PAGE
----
San Francisco

Keegan McHargue

Jack Hanley Gallery

In pop-psych color theory, yellow signifies warmth, happiness, intellect, and energy. For his recent exhibition “The Yellow Spectrum,” Keegan McHargue painted the entire gallery floor a sunny shade of that color, bathing the room in a golden glow. It was a visually audacious act that had the effect of turning the space into a charged stage for ten paintings suffused in and related to the same luminous vibes. The retinal impact of the color had an undeniably positive physiological effect on the paintings’ viewers, who seemed to thrive in the setting. One couldn’t help but wonder, however, how these works might look under the unflattering rays of a fluorescent tube, rather than under the incandescent bulbs that illuminated the space on this occasion.

McHargue, who is self-taught, works in acrylic and gouache and combines cartoonlike figuration and geometric patterns with stylistic allusions to Surrealism, outsider art, and the 1970s interior design aesthetic currently also being mined by Jonathan Adler and various designers of hip hotels. His work channels a crisp retro psychedelia, less utopian than Quaalude-inflected (since the artist is in his midtwenties, the “generational” perspective is imagined rather than lived). Sometimes the paintings verge on trippy high-school Magritte emulations, but more often, they are likably bizarre.

Often, McHargue’s symmetrical compositions become arenas for surreal action. The strategy is most explicit in Deflated Situation, 2006, a large painting in which proscenium and stage are assembled from rectangles. Eggs float in the foreground, yolks ooze, a woman’s profile detaches from her head, and beams of light radiate from the top corners to form a V at the center of the canvas. In other works, beelike figures hover above mathematical symbols, while cherry-topped dollops of ice cream become curious Art Deco–esque breasts. Still, the logic of these scenarios remains ambiguous, in spite of the clarity of their depiction.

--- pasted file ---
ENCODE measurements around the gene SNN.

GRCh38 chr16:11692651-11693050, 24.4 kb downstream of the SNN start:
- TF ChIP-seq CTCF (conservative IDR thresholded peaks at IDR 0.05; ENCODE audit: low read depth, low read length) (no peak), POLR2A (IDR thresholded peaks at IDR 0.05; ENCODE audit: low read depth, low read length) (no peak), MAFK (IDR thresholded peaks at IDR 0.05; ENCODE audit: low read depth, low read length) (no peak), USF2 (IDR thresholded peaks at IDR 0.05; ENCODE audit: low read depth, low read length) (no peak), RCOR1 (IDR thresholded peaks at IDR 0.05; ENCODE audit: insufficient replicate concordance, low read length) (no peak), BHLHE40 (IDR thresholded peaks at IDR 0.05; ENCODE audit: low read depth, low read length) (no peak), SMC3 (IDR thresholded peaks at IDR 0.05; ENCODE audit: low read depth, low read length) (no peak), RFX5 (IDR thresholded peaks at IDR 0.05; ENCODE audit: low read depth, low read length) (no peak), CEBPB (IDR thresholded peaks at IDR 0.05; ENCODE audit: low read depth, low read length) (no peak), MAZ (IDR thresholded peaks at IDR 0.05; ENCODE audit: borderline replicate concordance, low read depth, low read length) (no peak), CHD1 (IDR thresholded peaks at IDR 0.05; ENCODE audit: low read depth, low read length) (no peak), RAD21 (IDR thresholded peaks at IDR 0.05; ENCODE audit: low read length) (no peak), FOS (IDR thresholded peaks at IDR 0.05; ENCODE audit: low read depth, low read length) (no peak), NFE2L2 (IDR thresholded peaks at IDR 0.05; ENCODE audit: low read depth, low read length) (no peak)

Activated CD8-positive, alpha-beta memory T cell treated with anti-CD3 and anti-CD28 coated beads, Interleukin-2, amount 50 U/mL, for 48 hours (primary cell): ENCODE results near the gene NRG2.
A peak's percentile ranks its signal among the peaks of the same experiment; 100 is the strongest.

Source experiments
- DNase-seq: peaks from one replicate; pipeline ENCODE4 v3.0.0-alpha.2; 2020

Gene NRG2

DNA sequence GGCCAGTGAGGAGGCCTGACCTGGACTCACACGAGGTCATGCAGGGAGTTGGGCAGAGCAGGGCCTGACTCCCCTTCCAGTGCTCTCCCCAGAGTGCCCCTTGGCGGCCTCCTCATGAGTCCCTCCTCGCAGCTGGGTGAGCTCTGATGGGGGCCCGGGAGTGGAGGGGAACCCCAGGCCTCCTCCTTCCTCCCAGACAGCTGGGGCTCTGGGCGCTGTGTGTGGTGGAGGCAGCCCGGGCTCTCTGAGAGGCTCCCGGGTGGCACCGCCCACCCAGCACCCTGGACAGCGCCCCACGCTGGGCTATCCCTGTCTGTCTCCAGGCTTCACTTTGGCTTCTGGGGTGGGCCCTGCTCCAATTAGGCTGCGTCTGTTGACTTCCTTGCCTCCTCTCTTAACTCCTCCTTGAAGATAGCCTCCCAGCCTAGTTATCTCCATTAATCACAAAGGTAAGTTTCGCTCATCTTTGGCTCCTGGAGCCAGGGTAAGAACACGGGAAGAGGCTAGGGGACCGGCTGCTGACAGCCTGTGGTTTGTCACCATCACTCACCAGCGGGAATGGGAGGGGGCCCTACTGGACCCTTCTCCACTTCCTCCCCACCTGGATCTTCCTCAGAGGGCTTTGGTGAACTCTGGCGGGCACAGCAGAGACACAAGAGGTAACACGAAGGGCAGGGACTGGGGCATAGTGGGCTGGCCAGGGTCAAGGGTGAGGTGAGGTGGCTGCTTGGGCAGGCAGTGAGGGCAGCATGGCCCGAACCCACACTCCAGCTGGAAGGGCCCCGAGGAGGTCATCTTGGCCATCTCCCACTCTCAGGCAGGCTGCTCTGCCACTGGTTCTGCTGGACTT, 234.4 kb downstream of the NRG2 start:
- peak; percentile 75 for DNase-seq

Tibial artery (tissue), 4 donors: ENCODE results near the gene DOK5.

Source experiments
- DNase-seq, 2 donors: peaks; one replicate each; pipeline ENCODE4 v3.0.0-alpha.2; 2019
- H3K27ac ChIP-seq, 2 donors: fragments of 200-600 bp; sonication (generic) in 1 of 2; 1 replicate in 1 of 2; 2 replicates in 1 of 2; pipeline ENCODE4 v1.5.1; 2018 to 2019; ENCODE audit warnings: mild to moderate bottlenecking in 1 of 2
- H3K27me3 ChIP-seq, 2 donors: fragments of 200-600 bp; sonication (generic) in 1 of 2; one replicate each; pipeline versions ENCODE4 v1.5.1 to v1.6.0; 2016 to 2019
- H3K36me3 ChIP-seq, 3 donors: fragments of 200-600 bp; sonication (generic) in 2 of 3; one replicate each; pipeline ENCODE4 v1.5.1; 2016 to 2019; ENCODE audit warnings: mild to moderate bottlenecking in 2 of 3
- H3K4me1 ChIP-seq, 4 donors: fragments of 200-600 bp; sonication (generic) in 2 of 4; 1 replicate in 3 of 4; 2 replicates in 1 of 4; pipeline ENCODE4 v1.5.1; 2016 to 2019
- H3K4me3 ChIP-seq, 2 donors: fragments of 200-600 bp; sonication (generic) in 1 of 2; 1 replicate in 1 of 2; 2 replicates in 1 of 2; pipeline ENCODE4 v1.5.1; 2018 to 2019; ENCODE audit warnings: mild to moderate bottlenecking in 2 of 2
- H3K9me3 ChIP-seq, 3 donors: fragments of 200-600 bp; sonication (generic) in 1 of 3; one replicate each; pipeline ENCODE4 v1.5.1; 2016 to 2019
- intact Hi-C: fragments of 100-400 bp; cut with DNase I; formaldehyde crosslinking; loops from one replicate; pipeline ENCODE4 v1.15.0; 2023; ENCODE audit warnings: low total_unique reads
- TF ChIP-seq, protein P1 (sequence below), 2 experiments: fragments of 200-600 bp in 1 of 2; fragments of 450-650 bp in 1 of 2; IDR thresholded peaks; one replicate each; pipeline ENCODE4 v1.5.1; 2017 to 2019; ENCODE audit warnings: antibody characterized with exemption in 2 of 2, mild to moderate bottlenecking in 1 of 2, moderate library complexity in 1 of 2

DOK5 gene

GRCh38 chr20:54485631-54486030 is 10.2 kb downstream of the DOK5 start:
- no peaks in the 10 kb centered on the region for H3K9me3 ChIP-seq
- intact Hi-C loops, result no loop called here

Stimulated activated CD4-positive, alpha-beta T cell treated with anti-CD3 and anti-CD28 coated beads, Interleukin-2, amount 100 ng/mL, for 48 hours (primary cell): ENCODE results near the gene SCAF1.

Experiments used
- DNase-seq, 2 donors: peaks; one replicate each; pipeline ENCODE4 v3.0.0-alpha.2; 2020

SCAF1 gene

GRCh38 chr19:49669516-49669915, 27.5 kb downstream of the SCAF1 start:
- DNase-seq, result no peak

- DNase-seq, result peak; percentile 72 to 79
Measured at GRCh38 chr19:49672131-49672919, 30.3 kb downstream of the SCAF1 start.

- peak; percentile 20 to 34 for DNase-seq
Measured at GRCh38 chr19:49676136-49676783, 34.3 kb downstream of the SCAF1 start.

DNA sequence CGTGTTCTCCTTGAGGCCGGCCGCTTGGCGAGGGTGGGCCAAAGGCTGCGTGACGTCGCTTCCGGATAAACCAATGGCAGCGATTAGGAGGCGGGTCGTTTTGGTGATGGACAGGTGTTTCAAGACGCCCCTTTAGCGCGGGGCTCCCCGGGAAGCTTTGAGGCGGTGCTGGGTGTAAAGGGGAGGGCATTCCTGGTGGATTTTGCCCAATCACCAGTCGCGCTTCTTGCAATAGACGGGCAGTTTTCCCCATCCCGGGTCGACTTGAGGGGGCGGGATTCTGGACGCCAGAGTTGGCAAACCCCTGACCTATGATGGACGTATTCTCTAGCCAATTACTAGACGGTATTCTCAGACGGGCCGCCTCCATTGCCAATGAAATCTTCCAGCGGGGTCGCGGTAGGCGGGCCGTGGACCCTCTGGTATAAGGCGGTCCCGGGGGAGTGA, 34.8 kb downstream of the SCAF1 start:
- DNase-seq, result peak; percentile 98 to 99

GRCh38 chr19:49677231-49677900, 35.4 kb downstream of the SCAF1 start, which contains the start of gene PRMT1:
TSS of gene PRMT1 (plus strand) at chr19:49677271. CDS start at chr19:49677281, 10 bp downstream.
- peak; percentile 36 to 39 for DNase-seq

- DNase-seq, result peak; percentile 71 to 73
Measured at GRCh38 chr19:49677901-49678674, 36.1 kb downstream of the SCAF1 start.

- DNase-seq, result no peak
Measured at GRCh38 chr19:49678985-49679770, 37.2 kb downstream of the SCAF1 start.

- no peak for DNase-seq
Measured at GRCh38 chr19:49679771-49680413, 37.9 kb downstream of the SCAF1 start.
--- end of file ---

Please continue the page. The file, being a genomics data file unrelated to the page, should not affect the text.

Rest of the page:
Two of the works were essentially diptychs, incorporating two-dimensional geometric panels that had seemingly escaped from the paintings into the surrounding space, enhancing the idea of gallery as theater. A flat LP-size disk, for example, hung above and to the left of Yellow Spectrum, 2007, a large panel painting composed primarily of a matrix of small circles—shapes evocative of pills or diagrams of lunar phases—rendered against a khaki background. A meandering line wends through these forms like a snail trail while two mysterious plantlike figures, seemingly sipping on straws, are rendered at the top of the piece. Another yellow disk, this one with a yellow square at its center, accompanies Enhanced Self Image, 2007, a sherbet-hued painting of a woman pondering her detached pink arms from multiple perspectives, while glistening lipstick tubes stand like small structural columns in the foreground. Only one work, Five Minutes Earlier, 2007, has an identifiable reference—Gerhard Richter’s Two Candles, 1982, which McHargue enlarges and doubles into a curious conflation of museum and kid’s birthday party.

The narratives may be inscrutable, but McHargue’s visual instincts and imagination serve him well nonetheless, and this group of works finds him developing both. The paintings’ bold coloration is well handled, and the artist basks in the glow.

Glen Helfand